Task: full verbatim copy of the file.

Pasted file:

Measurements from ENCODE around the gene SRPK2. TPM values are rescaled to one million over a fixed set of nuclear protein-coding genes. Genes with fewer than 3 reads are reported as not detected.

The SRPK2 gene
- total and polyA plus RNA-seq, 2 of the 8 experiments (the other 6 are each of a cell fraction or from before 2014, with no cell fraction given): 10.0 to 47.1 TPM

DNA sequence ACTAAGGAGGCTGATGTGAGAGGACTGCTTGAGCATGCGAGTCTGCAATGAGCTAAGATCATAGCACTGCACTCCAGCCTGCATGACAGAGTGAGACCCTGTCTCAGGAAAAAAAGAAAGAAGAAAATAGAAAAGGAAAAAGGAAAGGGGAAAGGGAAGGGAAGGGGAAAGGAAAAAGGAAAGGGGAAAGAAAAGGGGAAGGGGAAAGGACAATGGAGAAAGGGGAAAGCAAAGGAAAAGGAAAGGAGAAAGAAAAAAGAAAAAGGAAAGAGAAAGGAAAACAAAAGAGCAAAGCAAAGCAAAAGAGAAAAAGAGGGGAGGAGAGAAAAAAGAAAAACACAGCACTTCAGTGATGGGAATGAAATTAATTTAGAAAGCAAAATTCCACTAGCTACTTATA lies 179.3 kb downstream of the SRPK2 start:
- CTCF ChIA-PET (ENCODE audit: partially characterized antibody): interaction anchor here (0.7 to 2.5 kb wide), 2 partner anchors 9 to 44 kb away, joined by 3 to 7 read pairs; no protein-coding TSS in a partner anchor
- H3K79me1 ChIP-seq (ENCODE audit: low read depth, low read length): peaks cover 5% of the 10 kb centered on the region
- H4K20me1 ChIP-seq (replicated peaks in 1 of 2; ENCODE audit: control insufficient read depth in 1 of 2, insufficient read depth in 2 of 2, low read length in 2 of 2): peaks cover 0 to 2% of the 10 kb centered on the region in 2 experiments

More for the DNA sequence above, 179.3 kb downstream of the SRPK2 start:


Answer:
Measurements from ENCODE around the gene SRPK2. TPM values are rescaled to one million over a fixed set of nuclear protein-coding genes. Genes with fewer than 3 reads are reported as not detected.

The SRPK2 gene
- total and polyA plus RNA-seq, 2 of the 8 experiments (the other 6 are each of a cell fraction or from before 2014, with no cell fraction given): 10.0 to 47.1 TPM

DNA sequence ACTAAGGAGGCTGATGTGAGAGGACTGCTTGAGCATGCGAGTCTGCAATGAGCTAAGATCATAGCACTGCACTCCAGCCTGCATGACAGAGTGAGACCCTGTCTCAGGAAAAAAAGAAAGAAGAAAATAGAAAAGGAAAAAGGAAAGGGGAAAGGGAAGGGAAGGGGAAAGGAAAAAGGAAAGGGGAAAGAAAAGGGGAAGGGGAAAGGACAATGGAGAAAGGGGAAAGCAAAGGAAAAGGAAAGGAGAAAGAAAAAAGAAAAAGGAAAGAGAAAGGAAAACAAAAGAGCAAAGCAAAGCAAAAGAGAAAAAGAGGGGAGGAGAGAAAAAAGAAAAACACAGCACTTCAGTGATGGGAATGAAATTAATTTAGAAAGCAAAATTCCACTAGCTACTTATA lies 179.3 kb downstream of the SRPK2 start:
- CTCF ChIA-PET (ENCODE audit: partially characterized antibody): interaction anchor here (0.7 to 2.5 kb wide), 2 partner anchors 9 to 44 kb away, joined by 3 to 7 read pairs; no protein-coding TSS in a partner anchor
- H3K79me1 ChIP-seq (ENCODE audit: low read depth, low read length): peaks cover 5% of the 10 kb centered on the region
- H4K20me1 ChIP-seq (replicated peaks in 1 of 2; ENCODE audit: control insufficient read depth in 1 of 2, insufficient read depth in 2 of 2, low read length in 2 of 2): peaks cover 0 to 2% of the 10 kb centered on the region in 2 experiments

More for the DNA sequence above, 179.3 kb downstream of the SRPK2 start: